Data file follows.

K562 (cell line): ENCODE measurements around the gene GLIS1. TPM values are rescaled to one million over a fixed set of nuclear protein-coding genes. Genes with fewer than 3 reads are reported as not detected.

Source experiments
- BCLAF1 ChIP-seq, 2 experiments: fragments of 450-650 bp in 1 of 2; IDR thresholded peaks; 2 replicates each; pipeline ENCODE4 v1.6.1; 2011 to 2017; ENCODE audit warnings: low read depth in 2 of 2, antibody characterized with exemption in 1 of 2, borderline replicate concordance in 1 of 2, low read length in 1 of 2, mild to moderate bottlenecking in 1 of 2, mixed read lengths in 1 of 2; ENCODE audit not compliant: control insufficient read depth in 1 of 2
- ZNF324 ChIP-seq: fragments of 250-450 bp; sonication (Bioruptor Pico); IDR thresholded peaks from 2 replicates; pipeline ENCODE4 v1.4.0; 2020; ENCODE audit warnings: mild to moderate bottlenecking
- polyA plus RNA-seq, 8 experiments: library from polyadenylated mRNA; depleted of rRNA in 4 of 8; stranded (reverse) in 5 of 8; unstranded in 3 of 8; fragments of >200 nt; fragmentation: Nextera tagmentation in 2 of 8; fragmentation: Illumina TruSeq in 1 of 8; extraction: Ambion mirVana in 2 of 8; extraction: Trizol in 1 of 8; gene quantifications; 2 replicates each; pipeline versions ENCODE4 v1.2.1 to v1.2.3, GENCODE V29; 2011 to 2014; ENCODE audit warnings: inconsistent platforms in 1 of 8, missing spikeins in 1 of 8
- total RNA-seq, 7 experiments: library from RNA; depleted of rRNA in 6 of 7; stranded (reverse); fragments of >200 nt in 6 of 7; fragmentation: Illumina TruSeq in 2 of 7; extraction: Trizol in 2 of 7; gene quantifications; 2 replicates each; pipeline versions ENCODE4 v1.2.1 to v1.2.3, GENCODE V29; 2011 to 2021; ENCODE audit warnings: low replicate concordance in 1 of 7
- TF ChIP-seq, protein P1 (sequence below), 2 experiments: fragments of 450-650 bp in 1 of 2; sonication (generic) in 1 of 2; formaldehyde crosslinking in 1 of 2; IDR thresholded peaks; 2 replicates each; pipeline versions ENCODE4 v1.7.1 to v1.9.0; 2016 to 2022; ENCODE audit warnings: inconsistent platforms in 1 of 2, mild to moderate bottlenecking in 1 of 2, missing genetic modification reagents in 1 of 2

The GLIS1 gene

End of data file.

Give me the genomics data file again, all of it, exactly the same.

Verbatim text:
K562 (cell line): ENCODE measurements around the gene GLIS1. TPM values are rescaled to one million over a fixed set of nuclear protein-coding genes. Genes with fewer than 3 reads are reported as not detected.

Source experiments
- BCLAF1 ChIP-seq, 2 experiments: fragments of 450-650 bp in 1 of 2; IDR thresholded peaks; 2 replicates each; pipeline ENCODE4 v1.6.1; 2011 to 2017; ENCODE audit warnings: low read depth in 2 of 2, antibody characterized with exemption in 1 of 2, borderline replicate concordance in 1 of 2, low read length in 1 of 2, mild to moderate bottlenecking in 1 of 2, mixed read lengths in 1 of 2; ENCODE audit not compliant: control insufficient read depth in 1 of 2
- ZNF324 ChIP-seq: fragments of 250-450 bp; sonication (Bioruptor Pico); IDR thresholded peaks from 2 replicates; pipeline ENCODE4 v1.4.0; 2020; ENCODE audit warnings: mild to moderate bottlenecking
- polyA plus RNA-seq, 8 experiments: library from polyadenylated mRNA; depleted of rRNA in 4 of 8; stranded (reverse) in 5 of 8; unstranded in 3 of 8; fragments of >200 nt; fragmentation: Nextera tagmentation in 2 of 8; fragmentation: Illumina TruSeq in 1 of 8; extraction: Ambion mirVana in 2 of 8; extraction: Trizol in 1 of 8; gene quantifications; 2 replicates each; pipeline versions ENCODE4 v1.2.1 to v1.2.3, GENCODE V29; 2011 to 2014; ENCODE audit warnings: inconsistent platforms in 1 of 8, missing spikeins in 1 of 8
- total RNA-seq, 7 experiments: library from RNA; depleted of rRNA in 6 of 7; stranded (reverse); fragments of >200 nt in 6 of 7; fragmentation: Illumina TruSeq in 2 of 7; extraction: Trizol in 2 of 7; gene quantifications; 2 replicates each; pipeline versions ENCODE4 v1.2.1 to v1.2.3, GENCODE V29; 2011 to 2021; ENCODE audit warnings: low replicate concordance in 1 of 7
- TF ChIP-seq, protein P1 (sequence below), 2 experiments: fragments of 450-650 bp in 1 of 2; sonication (generic) in 1 of 2; formaldehyde crosslinking in 1 of 2; IDR thresholded peaks; 2 replicates each; pipeline versions ENCODE4 v1.7.1 to v1.9.0; 2016 to 2022; ENCODE audit warnings: inconsistent platforms in 1 of 2, mild to moderate bottlenecking in 1 of 2, missing genetic modification reagents in 1 of 2

The GLIS1 gene